Wrapping up a reception at Clarence House last night to celebrate the centenary of PRS for Music, Prince Charles told the songwriters, composers and publishers gathered that they did ‘an awful lot for Britain’s reputation overseas’.
‘My wife and I salute you for the extraordinary talent and creativity you give to our country,’ he said.
‘I want to thank you for what you do economically, culturally and artistically, and also thank the PRS, who tries to make sure all of you get what you deserve at the end of the day. Happy centenary.’
The party was held to mark 100 years since the Performing Right Society was formed in 1914 by a group of music publishers including William Boosey and Oliver Hawkes.
Attendees included Sir Paul McCartney, Lord Lloyd Webber, Ray Davies, Lily Allen, Brian May, Laura Mvula and Gary Kemp. Various music publishers, key licensees and PRS Board members we also present.
Mvula, who was one of the first songwriters to meet Prince Charles and Camilla, said: ‘It’s nice to feel like Prince Charles cares. I always feel inspired by events like this because it reminds me that there’s somebody who cares about songwriters in this country. I feel looked after, which is necessary when you’re on this kind of lonely artistic journey.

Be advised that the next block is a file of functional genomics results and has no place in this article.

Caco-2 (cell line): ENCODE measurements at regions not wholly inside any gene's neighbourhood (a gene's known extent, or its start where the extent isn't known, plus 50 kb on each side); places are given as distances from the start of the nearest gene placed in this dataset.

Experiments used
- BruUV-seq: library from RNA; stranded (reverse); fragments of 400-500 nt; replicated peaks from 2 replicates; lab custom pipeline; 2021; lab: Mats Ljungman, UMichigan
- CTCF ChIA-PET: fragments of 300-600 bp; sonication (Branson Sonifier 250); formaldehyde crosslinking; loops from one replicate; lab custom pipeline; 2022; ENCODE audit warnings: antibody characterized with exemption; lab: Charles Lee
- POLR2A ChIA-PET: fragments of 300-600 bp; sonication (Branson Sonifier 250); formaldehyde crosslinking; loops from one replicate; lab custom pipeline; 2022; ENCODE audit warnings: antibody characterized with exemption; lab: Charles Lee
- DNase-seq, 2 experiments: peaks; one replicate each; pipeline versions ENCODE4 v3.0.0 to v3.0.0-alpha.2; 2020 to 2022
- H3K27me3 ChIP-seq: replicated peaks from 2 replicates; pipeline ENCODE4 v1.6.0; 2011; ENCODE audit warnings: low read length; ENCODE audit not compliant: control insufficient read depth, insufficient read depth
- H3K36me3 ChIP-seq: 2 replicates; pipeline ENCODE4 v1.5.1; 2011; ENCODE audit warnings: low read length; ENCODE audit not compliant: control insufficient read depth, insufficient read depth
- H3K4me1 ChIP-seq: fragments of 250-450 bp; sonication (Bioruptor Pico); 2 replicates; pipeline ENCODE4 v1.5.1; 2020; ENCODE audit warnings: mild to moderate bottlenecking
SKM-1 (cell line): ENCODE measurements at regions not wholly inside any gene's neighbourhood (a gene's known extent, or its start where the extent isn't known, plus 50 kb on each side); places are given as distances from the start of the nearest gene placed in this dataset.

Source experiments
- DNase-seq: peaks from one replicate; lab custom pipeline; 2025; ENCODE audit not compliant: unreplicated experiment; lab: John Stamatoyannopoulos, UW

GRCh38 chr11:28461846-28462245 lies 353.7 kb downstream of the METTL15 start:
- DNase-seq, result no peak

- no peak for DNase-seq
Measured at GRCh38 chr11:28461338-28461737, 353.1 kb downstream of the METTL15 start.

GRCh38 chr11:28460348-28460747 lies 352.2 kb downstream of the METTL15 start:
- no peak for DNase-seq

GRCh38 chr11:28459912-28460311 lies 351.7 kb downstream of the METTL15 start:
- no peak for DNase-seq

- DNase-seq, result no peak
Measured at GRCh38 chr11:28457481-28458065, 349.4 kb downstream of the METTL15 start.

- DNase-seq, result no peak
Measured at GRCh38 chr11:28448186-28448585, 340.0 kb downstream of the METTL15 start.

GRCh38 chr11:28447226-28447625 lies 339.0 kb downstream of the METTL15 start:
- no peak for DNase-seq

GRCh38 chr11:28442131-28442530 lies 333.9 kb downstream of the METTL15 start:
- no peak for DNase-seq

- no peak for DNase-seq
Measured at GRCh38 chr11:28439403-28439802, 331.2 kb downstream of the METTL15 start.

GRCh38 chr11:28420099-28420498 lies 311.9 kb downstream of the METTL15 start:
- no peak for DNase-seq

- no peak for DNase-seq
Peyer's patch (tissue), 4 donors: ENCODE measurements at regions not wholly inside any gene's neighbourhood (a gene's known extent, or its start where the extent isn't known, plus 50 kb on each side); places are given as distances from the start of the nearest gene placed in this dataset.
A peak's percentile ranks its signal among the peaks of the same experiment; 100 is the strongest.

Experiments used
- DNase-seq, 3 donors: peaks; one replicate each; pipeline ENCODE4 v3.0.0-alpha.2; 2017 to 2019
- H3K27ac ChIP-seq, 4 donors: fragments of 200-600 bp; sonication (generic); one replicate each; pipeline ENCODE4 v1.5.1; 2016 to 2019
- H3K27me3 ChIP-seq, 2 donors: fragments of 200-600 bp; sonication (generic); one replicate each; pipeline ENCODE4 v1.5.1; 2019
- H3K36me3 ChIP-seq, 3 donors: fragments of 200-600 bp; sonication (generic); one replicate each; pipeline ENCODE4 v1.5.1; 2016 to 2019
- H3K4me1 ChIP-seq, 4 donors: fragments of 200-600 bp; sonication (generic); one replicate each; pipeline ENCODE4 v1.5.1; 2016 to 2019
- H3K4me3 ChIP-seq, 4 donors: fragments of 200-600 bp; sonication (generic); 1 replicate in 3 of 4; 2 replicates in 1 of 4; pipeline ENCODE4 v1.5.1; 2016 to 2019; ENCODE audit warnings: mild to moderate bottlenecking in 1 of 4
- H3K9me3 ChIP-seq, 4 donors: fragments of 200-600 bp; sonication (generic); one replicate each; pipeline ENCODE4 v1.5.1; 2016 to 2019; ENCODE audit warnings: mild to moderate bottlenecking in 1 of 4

‘Tonight is a really significant marker and makes me want to ask questions about the history of music in our country. I didn’t realise how many songwriters and composers we have here. And I didn’t realise just how much music is coming out of this country. It makes me feel part of something big, and in this country we’re really looked after, which is a rare feeling for an artist.’
At the end of the reception, PRS chair Guy Fletcher presented His Royal Highness with a copy of 100 Years of British Music, a special edition photobook marking the society’s centenary and the songwriters and composers who have shaped modern British music.
Find out more about the photobook and enter our competition to win a copy.